Lots of discoveries on this page.

Color Discovery: So I’m messing around with my colors. The other day I was watching Anne Szabla of Bird Boy draw her new comic and I think I see how she got such great colors: a color layer at not quite 100% opacity and, underneath that, a gradient for each panel. That’s my best guess, but that’s what I tried here and it’s produced a nice sun-bleached look here for southern Vasgol in early spring.

Shading Discovery: And I decided to go for clean shadows outside, not just because it’s no longer overcast, but because fuzzy shadows were making me a bit sloppy.

Word Baloon Discovery: I can put a word balloon at the bottom of the rightmost panel in a row and it leads the eye down and left to the next row. Brilliant!

Scene Discovery: I’m tempted to open this page with, “Meanwhile, the narrator has realized that you are perfectly capable of detecting a scene change.”

I want to talk a little more about page composition for webcomics. Alan Moore, in his excellent minibook “Writing for Comics,” notes that scene transitions are where the suspension of disbelief is thinnest, so you need to be careful. Back in the 80s he advised transitional dialogue, usually in the form of “quote boxes” like what I used on the page immediately preceding this one because I was sick of drawing talking heads, or some other linking thematic motif that bridges the two scenes.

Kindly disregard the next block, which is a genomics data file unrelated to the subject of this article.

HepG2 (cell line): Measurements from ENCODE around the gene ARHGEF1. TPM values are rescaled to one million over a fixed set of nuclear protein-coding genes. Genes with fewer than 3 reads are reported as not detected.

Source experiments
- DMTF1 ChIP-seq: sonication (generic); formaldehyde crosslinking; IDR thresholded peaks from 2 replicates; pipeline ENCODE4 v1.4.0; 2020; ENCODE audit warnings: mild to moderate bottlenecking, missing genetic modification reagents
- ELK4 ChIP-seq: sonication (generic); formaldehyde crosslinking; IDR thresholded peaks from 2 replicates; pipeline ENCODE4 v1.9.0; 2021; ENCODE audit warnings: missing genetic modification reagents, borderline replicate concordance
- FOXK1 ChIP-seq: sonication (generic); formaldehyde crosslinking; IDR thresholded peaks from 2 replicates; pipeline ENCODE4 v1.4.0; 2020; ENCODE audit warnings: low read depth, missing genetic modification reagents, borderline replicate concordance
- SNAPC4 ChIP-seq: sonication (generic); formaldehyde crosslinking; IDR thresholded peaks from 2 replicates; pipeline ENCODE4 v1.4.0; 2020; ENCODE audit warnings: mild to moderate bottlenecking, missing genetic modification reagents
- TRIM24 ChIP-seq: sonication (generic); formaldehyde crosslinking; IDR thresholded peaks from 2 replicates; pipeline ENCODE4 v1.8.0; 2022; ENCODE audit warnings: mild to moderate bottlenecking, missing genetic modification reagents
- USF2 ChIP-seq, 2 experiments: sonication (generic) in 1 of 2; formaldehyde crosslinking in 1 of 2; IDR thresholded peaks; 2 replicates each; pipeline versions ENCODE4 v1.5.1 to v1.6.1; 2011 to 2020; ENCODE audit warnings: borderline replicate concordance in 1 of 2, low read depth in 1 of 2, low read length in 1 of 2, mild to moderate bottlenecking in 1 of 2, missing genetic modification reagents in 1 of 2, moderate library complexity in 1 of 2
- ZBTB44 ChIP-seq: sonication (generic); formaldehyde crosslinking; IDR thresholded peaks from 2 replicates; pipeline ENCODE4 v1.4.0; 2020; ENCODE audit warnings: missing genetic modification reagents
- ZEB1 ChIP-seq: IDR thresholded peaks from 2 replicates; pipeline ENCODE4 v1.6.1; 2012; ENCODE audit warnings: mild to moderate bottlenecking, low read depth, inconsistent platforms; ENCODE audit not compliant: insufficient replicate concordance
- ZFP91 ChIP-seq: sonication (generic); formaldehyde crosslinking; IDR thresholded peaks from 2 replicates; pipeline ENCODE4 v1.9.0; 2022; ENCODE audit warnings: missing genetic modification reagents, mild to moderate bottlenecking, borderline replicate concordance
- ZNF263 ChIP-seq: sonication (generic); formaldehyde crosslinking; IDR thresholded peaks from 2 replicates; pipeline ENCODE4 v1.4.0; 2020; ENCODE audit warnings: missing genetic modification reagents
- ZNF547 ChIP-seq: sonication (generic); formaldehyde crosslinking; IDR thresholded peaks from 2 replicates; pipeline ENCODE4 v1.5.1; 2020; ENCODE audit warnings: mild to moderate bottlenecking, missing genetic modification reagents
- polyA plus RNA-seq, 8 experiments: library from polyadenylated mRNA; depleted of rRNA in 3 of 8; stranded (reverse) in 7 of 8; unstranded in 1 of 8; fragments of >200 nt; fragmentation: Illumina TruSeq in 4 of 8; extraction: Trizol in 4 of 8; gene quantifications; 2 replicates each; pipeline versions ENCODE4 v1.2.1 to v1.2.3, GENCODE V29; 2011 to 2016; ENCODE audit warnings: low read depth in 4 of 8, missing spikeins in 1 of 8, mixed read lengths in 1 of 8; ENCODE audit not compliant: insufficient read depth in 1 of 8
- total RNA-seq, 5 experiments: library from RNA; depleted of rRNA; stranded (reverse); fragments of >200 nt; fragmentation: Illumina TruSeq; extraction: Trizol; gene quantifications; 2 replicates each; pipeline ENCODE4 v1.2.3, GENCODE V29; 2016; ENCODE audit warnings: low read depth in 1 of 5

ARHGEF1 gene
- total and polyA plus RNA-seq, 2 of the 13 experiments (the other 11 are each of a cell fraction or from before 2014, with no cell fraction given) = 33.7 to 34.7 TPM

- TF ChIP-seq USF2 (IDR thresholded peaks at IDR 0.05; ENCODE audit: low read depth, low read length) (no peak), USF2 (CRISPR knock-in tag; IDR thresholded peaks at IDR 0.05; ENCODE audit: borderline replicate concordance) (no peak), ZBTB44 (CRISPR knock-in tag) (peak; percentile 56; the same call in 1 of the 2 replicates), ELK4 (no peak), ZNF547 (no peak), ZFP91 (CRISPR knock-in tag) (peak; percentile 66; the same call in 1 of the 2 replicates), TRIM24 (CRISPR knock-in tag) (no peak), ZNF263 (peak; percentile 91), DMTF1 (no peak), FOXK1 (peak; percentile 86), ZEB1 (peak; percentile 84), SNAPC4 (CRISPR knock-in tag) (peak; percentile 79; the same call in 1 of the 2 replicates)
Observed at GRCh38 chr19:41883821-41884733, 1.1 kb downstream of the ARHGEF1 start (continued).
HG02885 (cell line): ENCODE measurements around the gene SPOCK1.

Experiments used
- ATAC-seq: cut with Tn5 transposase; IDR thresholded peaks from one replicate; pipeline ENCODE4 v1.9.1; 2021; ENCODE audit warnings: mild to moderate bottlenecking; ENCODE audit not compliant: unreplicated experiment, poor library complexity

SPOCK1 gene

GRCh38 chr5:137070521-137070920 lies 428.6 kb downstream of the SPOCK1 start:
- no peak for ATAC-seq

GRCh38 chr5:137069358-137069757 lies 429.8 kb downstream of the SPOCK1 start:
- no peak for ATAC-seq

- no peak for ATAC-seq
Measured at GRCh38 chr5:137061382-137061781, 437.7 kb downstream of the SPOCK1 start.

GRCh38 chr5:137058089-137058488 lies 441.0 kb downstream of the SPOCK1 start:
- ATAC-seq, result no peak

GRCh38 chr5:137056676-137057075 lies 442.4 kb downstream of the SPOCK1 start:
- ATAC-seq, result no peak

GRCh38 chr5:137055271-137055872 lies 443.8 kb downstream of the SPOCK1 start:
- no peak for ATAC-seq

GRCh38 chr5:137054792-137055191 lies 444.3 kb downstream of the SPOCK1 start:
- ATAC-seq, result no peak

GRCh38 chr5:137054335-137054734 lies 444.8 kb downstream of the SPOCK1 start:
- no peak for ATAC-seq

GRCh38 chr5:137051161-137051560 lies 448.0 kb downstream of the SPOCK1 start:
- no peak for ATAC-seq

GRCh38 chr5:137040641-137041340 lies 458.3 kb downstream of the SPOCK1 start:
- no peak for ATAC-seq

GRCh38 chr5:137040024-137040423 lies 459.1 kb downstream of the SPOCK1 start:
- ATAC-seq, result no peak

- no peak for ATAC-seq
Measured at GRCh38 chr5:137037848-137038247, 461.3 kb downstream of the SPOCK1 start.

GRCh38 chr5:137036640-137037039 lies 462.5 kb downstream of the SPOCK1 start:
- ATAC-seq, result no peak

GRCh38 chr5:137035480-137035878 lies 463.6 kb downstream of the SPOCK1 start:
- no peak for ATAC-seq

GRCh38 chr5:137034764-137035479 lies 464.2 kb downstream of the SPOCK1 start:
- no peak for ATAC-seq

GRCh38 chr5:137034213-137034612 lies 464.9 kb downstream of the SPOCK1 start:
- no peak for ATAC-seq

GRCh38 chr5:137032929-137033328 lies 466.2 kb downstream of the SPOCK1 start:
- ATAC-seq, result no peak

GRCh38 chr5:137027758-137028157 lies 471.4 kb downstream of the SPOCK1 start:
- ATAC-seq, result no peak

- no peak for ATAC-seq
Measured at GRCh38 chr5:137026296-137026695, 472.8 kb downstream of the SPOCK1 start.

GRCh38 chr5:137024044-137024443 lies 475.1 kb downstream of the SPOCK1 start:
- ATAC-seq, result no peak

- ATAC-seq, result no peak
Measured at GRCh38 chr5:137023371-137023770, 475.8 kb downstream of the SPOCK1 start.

Of course that doesn’t work as well in webcomics, since it’s confusing to start a page with “…something in a text box from a previous page.” So webcomics–at least my webcomic–tend to transition from scene to scene with a near-audible CLUNK, since every day is a new page and the reader is assumed to be starting fresh.

Oh, and I have another cool comic to share with you next time, potentially as cool as Bird Boy. Remind me on Monday if I forget!